Monthly Archives: October 2013

The origins of Spanish -ar, -er, and -ir verbs

I never would have thought to look into the origins of the Spanish verb classes if I hadn’t studied Hebrew. While Spanish has three verb classes (-ar, -er, and -ir), Hebrew has seven, called binyanim. Each is conjugated differently, as in Spanish, but each binyan additionally imparts meaning. For example, the three-consonant Hebrew root k-t-v, which refers to writing, appears in all seven binyanim. As shown in the table below, based on this helpful summary, each binyan reflects a different aspect of writing.


There are no patterns like this in modern Spanish; that is, you can’t infer anything about a verb’s meaning from its conjugation class. Differences like reflexive and passive are expressed through pronouns and auxiliary verbs, i.e. se escriben (“they write to each other”) and está escrito (“It is written”). But I’ve often wondered whether, if one goes back far enough, one can find any semantic logic behind which verbs are in which class.

Cornell’s Michael Weiss discusses exactly this topic in chapter 36 of his terrifyingly authoritative Outline of the Historical and Comparative Grammar of Latin. It turns out that there were clear connections between certain semantic categories and the conjugation classes of Latin, although this patterning was in no way as tidy or as far-reaching as in Hebrew. Some highlights are below.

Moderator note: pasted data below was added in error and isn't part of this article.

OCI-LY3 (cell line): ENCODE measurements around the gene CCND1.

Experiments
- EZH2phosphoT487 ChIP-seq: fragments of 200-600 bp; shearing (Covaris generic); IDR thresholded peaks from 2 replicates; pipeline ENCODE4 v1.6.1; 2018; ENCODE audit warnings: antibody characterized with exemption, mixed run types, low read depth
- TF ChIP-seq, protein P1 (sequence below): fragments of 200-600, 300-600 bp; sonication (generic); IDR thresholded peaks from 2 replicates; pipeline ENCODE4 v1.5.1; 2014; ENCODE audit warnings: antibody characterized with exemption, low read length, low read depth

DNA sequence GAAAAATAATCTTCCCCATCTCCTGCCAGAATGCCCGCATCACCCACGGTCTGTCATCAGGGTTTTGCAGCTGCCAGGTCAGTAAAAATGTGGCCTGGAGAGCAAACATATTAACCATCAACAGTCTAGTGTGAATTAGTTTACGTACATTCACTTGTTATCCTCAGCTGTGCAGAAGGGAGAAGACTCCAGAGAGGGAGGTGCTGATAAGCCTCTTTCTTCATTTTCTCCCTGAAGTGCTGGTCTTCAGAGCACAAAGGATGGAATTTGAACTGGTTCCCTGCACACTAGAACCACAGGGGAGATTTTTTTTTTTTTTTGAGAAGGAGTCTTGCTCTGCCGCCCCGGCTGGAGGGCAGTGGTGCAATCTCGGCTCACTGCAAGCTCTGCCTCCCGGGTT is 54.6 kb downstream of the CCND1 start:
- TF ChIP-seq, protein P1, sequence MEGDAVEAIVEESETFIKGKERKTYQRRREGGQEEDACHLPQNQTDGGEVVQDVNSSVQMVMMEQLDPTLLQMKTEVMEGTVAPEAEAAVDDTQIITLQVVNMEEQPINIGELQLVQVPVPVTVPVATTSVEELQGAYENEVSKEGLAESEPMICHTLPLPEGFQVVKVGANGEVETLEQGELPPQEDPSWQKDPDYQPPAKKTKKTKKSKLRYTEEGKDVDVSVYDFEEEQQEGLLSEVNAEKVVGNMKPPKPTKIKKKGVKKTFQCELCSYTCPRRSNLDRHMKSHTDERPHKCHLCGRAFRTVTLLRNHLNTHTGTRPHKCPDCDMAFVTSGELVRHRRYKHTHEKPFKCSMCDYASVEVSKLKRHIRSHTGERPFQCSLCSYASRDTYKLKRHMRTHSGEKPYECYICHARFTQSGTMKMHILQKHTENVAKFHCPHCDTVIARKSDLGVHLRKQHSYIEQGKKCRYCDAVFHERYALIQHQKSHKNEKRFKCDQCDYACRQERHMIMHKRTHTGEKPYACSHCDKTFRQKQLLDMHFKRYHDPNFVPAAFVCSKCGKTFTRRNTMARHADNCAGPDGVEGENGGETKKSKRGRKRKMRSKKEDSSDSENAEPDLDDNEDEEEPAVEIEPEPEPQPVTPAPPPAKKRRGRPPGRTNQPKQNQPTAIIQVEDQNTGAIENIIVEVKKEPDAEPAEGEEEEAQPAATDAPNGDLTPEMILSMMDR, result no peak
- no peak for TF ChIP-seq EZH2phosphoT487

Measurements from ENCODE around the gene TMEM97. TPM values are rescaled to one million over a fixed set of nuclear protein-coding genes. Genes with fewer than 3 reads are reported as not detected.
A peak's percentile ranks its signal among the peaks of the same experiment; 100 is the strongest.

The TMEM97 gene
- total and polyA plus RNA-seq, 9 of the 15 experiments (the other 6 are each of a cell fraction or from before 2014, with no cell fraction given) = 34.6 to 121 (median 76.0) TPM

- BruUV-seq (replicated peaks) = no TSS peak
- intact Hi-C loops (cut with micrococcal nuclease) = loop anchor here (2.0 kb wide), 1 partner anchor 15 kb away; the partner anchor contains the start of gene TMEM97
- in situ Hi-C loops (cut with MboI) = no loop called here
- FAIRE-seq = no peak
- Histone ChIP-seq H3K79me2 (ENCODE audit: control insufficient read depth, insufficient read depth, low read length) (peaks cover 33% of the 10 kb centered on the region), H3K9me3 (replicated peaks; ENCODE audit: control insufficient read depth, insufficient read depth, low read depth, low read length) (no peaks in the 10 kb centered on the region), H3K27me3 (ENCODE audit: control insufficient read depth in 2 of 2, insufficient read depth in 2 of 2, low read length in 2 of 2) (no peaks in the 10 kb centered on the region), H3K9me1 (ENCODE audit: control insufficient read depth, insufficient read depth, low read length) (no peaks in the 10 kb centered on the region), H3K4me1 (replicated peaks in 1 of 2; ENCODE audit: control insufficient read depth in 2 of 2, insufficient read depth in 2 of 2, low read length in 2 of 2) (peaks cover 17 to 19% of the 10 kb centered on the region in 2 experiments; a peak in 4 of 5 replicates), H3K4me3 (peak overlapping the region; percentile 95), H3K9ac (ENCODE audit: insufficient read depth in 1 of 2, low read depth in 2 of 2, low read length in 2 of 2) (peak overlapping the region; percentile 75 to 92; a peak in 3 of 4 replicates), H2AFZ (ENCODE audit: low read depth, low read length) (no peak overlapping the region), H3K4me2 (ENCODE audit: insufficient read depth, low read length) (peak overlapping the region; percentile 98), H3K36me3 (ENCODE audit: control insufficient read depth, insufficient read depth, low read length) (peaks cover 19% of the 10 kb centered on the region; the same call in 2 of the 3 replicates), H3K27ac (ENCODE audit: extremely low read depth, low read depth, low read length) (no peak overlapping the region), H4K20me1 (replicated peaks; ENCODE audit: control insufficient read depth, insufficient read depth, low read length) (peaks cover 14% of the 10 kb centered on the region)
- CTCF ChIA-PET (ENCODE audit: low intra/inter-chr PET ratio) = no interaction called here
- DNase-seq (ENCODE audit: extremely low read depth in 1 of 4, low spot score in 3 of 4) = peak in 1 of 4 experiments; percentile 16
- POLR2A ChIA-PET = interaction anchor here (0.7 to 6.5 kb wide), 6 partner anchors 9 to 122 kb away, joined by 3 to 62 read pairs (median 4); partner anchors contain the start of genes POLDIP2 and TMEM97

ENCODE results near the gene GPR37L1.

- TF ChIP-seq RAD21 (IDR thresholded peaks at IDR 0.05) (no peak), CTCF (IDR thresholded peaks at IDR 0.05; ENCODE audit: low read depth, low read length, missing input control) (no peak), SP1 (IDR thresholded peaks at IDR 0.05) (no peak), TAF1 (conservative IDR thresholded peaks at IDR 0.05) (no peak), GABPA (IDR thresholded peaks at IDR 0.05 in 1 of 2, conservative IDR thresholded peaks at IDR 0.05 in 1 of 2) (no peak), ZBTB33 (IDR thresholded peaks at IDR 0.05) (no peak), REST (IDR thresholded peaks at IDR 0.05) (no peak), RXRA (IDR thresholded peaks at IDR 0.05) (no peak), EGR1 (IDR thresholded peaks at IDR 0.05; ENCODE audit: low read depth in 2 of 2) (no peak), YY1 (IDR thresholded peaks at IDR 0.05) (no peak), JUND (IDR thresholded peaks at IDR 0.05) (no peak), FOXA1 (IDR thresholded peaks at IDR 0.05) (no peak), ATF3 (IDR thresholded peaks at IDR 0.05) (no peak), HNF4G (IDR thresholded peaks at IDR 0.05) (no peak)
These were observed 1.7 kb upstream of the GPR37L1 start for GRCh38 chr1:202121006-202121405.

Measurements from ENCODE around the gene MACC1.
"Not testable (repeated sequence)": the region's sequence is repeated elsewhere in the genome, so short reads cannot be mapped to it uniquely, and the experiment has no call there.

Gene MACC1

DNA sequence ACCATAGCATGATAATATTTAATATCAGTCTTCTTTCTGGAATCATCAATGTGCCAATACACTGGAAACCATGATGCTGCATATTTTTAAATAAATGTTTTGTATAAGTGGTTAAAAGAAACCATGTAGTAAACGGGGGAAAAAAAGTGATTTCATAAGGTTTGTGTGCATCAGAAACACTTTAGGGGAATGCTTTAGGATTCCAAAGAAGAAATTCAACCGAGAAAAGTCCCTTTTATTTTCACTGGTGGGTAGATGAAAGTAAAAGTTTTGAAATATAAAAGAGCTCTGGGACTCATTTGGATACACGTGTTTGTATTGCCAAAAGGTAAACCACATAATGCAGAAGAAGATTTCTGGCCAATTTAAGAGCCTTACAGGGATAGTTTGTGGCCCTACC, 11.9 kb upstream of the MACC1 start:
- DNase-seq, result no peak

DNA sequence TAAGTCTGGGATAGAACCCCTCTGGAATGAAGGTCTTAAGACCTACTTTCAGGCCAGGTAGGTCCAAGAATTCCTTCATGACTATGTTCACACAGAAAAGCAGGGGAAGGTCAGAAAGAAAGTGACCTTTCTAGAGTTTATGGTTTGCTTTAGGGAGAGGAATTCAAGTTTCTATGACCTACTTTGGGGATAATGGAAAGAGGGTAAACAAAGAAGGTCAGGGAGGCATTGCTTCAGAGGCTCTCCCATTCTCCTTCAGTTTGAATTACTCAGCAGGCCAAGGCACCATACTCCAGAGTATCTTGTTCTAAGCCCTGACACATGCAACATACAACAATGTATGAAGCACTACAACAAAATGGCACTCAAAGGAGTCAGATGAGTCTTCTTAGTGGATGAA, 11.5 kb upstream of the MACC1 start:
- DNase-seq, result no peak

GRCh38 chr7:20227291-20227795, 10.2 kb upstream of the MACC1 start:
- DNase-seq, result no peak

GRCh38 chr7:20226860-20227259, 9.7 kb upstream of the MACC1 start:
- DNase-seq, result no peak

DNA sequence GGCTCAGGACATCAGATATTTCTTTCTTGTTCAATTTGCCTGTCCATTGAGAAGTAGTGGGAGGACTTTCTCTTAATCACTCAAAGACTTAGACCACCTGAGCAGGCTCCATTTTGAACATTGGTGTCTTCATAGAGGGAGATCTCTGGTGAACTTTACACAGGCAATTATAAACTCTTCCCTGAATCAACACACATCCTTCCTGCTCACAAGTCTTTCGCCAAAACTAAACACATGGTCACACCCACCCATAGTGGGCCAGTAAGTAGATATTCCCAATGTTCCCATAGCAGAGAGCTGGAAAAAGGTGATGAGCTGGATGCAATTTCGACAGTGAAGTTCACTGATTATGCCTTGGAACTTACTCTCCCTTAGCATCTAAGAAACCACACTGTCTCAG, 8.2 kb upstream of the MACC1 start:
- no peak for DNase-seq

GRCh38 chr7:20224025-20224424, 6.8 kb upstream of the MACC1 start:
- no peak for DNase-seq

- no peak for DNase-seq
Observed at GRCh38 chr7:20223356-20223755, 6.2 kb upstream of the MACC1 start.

Latin’s -āre verb class, which evolved into the -ar class of Spanish, was used:

  1. to turn nouns and adjectives into verbs. Some examples are curare “to care” from cura “care”, navigare “sail” from navex “sailor”, and novare “to renew” from novus “new”.
  2. for repeated or frequent actions. Some examples are dictare “recite” from dicere “say” and factitare “to practice” from facere “to do, make”.
  3. for intensives (with a prefix). One example is ocupare  “to seize” from capere “to take”.

Latin’s -ēre class, which evolved into the -er class of Spanish, was used:

  1. for causatives, such as monere “warn” from men “think” (i.e. to cause someone to think) and docere “to teach” from dek “accept” (i.e. to cause someone to accept).
  2. for verbs that describe states, e.g. calere “to be hot”, frigere “to be cold”, pendere “to be hanging”.

Latin’s -ĕre class, which merged into the -er class of Spanish, included a group of change-of-state verbs, e.g. calescere “get hot” (from calere) and tacescere “become quiet” (from tacere “to be quiet”).

Latin’s -īre class, which evolved into the -ir class of Spanish, was used:

  1. to turn nouns into verbs, as in finire “to finish” from finis “end” and servire “to serve, be a slave” from servus “slave”. I don’t know what, if anything, distinguished these from the verbs-from-nouns in the -are class.
  2. for desires, e.g. esurire “to be hungry” from esse “to eat”, parturire “to be in labor” from parere “to give birth”.

This partial patterning reminds me of gender. There’s nothing inherently masculine about most masculine nouns in Spanish, nor inherently feminine about most feminines. Yet one can see in such common words as el padre and la madre the meaningful basis of the original category difference. It’s refreshing to find that there’s likewise some logic, however fragmentary and forgotten, to the seemingly arbitrary verb classes of Spanish.